AstraZeneca Resumes COVID-19 Vaccine Trial in US
AstraZeneca has resumed the U.S. trial of its experimental COVID-19 vaccine after approval by regulators, and Johnson & Johnson is preparing to resume its trial on Monday or Tuesday, the companies said on Friday.
AstraZeneca, one of the leading vaccine developers, paused its U.S. trial on Sept. 6 after a report of a serious neurological illness, believed to be transverse myelitis, in a participant in the company’s UK trial. J&J paused its large, late-stage trial last week after a study participant became ill.
Both companies have contracts to provide vaccines to the United States and other governments if they are cleared by regulators.
“As this trial resumes, I am hoping the message communicated to the public is that we are following procedures to highest ethical standard and not interfering with the FDA regulatory process,” said Matthew Hepburn, head of vaccine development for Operation Warp Speed, a public-private partnership to speed inoculation efforts.
J&J said on Friday that the safety panel, called a Data and Safety Monitoring Board, has recommended that the drugmaker resume trial recruitment after finding no evidence that the vaccine caused the volunteer to fall ill.
J&J expects to resume its trial in the United States on Monday or Tuesday and remains on track to produce data from the trial on the vaccines’ effectiveness by the end of 2020 or early 2021, J&J’s chief scientific officer Paul Stoffels said.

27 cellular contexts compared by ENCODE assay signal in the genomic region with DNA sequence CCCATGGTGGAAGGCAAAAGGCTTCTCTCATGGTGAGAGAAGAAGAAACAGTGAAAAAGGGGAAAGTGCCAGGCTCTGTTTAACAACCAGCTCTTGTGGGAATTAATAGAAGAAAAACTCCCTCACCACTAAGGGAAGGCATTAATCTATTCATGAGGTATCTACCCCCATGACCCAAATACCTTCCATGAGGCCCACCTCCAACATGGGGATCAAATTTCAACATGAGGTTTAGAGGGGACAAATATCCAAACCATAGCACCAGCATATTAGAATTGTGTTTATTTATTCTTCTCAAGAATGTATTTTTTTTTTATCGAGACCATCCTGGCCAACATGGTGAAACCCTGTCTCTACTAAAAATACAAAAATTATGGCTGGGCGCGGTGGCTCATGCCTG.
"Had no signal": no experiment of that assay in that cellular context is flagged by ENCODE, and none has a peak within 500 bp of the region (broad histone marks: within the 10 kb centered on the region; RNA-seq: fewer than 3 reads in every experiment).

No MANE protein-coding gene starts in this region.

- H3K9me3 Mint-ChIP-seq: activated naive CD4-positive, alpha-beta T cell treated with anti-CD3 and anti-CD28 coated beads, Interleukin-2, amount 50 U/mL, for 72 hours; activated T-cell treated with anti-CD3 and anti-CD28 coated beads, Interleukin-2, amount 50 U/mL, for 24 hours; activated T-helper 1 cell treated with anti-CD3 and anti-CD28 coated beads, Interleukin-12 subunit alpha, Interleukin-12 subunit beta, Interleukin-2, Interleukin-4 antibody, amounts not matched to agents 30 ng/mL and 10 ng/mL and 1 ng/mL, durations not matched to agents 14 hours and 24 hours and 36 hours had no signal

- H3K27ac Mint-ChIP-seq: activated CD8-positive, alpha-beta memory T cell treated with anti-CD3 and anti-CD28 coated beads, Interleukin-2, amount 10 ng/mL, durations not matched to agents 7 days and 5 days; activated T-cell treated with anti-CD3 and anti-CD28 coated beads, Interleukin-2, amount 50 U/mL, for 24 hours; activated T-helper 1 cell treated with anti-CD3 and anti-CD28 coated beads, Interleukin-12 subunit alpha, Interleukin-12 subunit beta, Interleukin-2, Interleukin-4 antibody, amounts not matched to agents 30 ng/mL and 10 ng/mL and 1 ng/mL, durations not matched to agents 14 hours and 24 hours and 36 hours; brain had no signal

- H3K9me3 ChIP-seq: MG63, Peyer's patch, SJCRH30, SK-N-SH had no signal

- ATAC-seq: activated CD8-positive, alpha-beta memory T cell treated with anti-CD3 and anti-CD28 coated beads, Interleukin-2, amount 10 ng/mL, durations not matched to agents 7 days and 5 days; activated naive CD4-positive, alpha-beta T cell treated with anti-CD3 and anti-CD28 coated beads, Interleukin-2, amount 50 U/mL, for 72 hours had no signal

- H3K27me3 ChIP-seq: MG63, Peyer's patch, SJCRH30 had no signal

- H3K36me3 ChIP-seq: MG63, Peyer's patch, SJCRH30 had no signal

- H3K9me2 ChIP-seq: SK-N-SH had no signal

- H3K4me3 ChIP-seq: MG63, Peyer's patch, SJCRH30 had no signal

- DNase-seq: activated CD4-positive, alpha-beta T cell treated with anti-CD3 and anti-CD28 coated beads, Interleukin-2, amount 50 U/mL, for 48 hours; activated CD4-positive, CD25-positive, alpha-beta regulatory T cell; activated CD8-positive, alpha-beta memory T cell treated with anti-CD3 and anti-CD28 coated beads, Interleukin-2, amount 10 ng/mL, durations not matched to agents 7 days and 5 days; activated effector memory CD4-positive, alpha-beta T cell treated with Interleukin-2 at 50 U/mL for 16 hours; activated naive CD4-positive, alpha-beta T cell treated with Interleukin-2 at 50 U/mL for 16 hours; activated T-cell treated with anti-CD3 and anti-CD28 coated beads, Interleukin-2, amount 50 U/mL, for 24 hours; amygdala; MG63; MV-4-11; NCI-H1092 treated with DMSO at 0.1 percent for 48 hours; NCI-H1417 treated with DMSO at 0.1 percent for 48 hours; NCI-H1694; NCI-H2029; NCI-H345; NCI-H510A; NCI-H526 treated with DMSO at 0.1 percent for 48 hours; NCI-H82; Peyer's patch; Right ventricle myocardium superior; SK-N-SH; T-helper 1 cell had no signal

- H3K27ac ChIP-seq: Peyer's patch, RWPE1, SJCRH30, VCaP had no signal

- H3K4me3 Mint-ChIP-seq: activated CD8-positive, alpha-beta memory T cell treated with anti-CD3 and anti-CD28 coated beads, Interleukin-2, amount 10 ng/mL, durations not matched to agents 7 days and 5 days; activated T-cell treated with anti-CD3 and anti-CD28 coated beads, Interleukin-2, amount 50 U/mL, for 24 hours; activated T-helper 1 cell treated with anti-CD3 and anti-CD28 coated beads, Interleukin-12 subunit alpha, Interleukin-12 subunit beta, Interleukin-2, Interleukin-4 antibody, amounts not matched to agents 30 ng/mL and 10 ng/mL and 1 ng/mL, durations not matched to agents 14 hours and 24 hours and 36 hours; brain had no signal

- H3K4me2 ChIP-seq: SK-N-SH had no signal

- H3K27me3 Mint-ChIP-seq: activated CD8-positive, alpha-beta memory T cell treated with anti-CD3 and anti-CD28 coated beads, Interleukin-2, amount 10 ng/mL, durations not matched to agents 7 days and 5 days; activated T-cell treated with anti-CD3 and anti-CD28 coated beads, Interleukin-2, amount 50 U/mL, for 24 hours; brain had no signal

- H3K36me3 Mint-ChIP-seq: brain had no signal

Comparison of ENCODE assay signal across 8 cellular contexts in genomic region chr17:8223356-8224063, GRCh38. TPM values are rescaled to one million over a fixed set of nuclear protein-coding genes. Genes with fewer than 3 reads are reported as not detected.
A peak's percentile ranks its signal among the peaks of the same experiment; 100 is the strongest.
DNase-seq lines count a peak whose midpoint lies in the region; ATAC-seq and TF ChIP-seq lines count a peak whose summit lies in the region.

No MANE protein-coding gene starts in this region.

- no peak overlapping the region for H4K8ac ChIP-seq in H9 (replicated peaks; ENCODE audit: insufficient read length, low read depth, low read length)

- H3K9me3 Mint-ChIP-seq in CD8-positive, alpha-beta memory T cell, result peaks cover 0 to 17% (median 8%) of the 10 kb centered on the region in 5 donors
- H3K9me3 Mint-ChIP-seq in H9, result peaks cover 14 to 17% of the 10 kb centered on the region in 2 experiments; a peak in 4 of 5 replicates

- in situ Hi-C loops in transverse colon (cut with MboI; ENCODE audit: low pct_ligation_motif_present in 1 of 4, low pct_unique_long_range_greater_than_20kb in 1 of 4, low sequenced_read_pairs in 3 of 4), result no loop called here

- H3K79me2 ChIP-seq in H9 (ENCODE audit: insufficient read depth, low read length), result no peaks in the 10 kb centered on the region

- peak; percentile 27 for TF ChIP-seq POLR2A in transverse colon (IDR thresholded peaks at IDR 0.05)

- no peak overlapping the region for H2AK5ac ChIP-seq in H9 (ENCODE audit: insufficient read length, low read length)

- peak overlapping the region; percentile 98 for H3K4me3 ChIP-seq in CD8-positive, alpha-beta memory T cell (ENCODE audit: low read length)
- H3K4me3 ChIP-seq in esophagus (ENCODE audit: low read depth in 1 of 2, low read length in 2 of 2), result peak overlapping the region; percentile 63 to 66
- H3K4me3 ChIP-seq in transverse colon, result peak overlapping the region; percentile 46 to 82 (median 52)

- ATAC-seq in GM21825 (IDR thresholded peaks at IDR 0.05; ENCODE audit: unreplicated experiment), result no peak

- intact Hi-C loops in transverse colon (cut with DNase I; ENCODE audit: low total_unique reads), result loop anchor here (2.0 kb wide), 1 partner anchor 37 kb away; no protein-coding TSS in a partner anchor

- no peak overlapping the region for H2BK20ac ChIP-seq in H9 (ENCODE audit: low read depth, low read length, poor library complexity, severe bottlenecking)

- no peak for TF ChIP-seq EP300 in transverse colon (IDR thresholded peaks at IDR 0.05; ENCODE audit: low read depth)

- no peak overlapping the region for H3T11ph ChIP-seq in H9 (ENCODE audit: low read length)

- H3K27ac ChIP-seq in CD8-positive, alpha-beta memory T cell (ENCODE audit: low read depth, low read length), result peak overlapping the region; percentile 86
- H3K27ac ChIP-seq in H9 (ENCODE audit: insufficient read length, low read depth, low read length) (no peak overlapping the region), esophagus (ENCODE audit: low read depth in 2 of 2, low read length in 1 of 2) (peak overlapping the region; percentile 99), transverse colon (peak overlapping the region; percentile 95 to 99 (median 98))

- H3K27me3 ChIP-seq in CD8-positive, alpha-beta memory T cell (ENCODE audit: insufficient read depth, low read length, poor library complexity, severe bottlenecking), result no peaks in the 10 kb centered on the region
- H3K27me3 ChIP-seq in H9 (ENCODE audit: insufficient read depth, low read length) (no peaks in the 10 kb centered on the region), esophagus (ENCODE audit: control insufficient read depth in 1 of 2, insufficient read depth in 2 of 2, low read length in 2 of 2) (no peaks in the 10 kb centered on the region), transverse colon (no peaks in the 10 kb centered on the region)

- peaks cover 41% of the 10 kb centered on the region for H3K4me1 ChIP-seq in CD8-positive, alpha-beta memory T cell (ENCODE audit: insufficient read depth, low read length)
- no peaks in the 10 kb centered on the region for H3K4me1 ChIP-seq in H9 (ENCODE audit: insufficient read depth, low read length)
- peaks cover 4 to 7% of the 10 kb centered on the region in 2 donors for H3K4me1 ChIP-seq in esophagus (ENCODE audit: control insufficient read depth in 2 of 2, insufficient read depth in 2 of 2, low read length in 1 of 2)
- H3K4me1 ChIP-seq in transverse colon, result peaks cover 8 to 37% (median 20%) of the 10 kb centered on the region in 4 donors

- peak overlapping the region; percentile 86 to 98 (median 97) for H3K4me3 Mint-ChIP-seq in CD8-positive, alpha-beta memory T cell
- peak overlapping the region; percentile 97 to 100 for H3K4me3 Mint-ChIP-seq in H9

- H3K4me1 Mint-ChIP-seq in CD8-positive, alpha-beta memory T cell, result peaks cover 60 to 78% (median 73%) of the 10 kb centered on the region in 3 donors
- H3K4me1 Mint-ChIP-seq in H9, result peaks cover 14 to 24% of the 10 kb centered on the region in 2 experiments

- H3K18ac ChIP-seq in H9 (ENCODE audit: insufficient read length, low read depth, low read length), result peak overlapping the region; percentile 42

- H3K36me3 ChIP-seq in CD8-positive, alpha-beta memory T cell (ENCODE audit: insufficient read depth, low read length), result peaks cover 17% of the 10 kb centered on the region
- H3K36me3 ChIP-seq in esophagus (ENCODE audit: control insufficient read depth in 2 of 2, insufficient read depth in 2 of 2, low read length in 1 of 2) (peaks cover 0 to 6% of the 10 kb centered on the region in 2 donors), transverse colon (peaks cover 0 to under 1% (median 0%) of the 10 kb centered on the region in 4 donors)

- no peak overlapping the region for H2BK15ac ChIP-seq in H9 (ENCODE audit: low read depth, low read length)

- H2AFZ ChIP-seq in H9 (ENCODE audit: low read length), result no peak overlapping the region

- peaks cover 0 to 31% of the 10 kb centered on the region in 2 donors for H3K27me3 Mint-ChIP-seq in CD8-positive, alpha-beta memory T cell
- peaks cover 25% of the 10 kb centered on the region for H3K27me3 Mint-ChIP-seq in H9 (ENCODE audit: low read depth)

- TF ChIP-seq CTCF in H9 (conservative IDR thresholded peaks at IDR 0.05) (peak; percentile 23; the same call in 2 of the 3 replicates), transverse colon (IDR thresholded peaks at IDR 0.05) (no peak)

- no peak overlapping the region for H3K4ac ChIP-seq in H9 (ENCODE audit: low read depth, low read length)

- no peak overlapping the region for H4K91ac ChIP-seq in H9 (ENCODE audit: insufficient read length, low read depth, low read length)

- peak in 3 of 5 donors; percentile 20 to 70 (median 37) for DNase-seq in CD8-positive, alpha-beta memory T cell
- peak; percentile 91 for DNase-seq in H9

J&J is also in discussions with other regulators to resume a trial outside of the United States, the company said.
So far, the medical board has not identified a clear cause for the patients’ illness. J&J cannot reveal any details about the patient’s sickness because of patient privacy rules, Stoffels said.
AstraZeneca said that it is not unusual for some trial participants to fall ill during large scale vaccine trials but that the U.S. FDA has reviewed all safety data from the trials globally and deemed it safe to continue testing the vaccine.
AstraZeneca trials in the United Kingdom, Brazil and South Africa resumed last month even as the U.S. FDA continued its investigation into the case.
AstraZeneca’s vaccine is being developed along with researchers at Oxford University.
By Julie Steenhuysen, Carl O’Donnell and Vishwadha Chander